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WARNING You're browsing the documentation for an upcoming version of Laravel. The documentation and features of this release are subject to change.

Installation

Meet Laravel

Laravel is a web application framework with expressive, elegant syntax. A web framework provides a structure and starting point for creating your application, allowing you to focus on creating something amazing while we sweat the details.

Laravel strives to provide an amazing developer experience while providing powerful features such as thorough dependency injection, an expressive database abstraction layer, queues and scheduled jobs, unit and integration testing, and more.

Whether you are new to PHP web frameworks or have years of experience, Laravel is a framework that can grow with you. We'll help you take your first steps as a web developer or give you a boost as you take your expertise to the next level. We can't wait to see what you build.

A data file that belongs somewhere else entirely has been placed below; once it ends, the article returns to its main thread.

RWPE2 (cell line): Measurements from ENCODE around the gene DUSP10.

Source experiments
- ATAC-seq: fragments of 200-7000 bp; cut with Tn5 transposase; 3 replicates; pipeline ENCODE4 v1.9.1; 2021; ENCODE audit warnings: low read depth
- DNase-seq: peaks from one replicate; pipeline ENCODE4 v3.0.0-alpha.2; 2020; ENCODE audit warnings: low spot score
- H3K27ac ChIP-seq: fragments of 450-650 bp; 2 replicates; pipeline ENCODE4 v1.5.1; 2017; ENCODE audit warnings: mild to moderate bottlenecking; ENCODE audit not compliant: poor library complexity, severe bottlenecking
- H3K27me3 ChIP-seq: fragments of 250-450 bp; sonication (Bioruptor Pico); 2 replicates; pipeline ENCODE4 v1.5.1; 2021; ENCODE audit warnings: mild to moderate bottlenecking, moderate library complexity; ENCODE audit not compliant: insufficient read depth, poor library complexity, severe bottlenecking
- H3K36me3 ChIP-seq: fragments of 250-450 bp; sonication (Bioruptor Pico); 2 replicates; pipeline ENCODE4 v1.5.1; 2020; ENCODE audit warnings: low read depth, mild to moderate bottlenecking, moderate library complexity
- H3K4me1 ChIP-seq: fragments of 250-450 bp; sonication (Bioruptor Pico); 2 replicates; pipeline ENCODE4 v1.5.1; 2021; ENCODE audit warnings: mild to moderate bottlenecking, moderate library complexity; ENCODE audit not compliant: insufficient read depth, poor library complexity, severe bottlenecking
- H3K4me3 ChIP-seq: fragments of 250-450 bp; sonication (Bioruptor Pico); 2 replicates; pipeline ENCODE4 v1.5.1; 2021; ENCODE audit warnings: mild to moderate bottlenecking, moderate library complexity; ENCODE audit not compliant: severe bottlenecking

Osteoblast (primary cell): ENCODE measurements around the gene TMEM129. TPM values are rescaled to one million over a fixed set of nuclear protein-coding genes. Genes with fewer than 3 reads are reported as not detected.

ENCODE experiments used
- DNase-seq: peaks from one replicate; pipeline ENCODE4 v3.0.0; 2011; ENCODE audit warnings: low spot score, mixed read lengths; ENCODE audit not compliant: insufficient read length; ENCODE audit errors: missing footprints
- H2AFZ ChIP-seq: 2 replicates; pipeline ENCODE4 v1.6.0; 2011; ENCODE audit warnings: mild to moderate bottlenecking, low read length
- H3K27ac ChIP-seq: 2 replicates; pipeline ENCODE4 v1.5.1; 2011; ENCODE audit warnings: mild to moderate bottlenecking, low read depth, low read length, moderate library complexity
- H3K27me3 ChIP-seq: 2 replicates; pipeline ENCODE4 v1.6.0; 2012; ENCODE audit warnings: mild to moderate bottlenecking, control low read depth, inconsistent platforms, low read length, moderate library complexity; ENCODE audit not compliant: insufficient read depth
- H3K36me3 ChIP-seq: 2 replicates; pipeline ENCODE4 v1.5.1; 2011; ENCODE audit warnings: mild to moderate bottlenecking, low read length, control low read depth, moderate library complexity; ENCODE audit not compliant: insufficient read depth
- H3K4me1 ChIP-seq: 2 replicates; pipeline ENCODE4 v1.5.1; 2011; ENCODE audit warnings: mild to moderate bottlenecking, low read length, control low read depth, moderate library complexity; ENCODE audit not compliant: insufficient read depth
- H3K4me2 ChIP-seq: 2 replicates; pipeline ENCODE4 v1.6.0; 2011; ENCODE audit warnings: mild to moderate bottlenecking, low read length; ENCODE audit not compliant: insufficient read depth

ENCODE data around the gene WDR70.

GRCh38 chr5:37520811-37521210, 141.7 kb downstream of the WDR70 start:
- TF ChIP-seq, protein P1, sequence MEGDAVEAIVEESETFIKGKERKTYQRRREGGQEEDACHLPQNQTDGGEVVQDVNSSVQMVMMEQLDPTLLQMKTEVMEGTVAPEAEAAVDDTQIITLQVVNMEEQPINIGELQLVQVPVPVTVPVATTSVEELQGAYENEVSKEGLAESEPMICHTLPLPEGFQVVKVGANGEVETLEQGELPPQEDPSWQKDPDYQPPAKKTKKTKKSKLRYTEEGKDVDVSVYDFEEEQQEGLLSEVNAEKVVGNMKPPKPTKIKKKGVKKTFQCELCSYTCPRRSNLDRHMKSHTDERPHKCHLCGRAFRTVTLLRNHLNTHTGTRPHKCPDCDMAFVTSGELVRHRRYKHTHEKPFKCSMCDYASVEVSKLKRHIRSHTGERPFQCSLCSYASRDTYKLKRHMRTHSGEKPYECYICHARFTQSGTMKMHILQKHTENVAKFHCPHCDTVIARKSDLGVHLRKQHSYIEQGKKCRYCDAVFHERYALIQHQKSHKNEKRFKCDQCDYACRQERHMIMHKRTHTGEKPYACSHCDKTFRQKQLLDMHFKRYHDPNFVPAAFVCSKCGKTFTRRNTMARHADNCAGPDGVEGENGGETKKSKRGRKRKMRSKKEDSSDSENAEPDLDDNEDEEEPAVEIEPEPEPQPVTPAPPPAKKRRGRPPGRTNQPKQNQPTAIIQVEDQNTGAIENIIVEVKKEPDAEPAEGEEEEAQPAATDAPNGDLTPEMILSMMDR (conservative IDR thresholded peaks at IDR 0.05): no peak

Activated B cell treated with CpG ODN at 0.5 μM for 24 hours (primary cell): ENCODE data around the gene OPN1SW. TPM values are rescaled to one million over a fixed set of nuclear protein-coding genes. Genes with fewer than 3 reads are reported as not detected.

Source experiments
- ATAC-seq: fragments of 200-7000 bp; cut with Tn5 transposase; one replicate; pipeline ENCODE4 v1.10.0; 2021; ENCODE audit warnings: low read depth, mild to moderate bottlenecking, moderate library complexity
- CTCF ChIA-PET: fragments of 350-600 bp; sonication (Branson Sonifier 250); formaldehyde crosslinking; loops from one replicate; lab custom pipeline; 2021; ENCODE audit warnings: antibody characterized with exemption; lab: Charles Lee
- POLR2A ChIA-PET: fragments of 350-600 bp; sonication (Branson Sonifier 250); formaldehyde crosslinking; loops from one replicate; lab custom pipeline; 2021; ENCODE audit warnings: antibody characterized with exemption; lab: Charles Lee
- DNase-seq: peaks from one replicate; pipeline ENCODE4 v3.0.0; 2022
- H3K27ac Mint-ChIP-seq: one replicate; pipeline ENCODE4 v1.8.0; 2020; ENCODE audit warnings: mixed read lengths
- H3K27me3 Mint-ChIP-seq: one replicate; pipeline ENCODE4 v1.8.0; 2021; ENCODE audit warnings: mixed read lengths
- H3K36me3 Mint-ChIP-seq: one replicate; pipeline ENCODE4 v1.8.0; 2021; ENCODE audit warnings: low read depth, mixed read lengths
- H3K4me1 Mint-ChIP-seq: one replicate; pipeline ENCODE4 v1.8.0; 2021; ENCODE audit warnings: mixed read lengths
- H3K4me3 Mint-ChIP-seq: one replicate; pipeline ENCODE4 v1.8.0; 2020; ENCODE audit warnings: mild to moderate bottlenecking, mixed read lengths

Note New to Laravel? Check out the Laravel Bootcamp for a hands-on tour of the framework while we walk you through building your first Laravel application.

Why Laravel?

There are a variety of tools and frameworks available to you when building a web application. However, we believe Laravel is the best choice for building modern, full-stack web applications.

A Progressive Framework

We like to call Laravel a "progressive" framework. By that, we mean that Laravel grows with you. If you're just taking your first steps into web development, Laravel's vast library of documentation, guides, and video tutorials will help you learn the ropes without becoming overwhelmed.